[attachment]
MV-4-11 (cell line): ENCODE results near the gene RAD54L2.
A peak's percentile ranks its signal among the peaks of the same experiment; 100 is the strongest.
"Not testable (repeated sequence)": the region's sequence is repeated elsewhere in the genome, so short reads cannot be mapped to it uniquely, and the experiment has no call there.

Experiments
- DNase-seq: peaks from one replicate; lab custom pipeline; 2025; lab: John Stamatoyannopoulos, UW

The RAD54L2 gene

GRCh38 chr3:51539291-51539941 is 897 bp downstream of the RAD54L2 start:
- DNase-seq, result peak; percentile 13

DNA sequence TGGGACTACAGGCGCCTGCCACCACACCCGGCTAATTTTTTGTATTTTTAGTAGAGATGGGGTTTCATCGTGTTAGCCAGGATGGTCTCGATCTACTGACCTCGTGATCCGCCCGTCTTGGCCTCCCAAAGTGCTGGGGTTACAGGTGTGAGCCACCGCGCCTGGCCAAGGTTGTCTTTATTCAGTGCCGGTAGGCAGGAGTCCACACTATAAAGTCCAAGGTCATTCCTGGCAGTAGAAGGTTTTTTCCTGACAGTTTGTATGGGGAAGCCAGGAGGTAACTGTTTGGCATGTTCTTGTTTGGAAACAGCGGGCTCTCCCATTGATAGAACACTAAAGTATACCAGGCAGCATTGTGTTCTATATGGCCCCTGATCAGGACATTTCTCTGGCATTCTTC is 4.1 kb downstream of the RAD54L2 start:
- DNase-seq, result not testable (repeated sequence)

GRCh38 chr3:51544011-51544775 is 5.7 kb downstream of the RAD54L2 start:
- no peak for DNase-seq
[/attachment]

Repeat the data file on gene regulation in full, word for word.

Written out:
MV-4-11 (cell line): ENCODE results near the gene RAD54L2.
A peak's percentile ranks its signal among the peaks of the same experiment; 100 is the strongest.
"Not testable (repeated sequence)": the region's sequence is repeated elsewhere in the genome, so short reads cannot be mapped to it uniquely, and the experiment has no call there.

Experiments
- DNase-seq: peaks from one replicate; lab custom pipeline; 2025; lab: John Stamatoyannopoulos, UW

The RAD54L2 gene

GRCh38 chr3:51539291-51539941 is 897 bp downstream of the RAD54L2 start:
- DNase-seq, result peak; percentile 13

DNA sequence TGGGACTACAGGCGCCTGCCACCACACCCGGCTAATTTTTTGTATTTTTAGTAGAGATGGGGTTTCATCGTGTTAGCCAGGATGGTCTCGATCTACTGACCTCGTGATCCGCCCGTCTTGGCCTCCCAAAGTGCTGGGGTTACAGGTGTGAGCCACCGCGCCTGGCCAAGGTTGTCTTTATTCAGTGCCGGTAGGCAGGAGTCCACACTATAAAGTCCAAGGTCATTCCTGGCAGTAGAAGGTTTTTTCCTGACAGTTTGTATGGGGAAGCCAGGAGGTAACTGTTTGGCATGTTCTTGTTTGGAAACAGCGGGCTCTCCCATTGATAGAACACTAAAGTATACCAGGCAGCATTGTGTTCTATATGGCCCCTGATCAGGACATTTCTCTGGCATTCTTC is 4.1 kb downstream of the RAD54L2 start:
- DNase-seq, result not testable (repeated sequence)

GRCh38 chr3:51544011-51544775 is 5.7 kb downstream of the RAD54L2 start:
- no peak for DNase-seq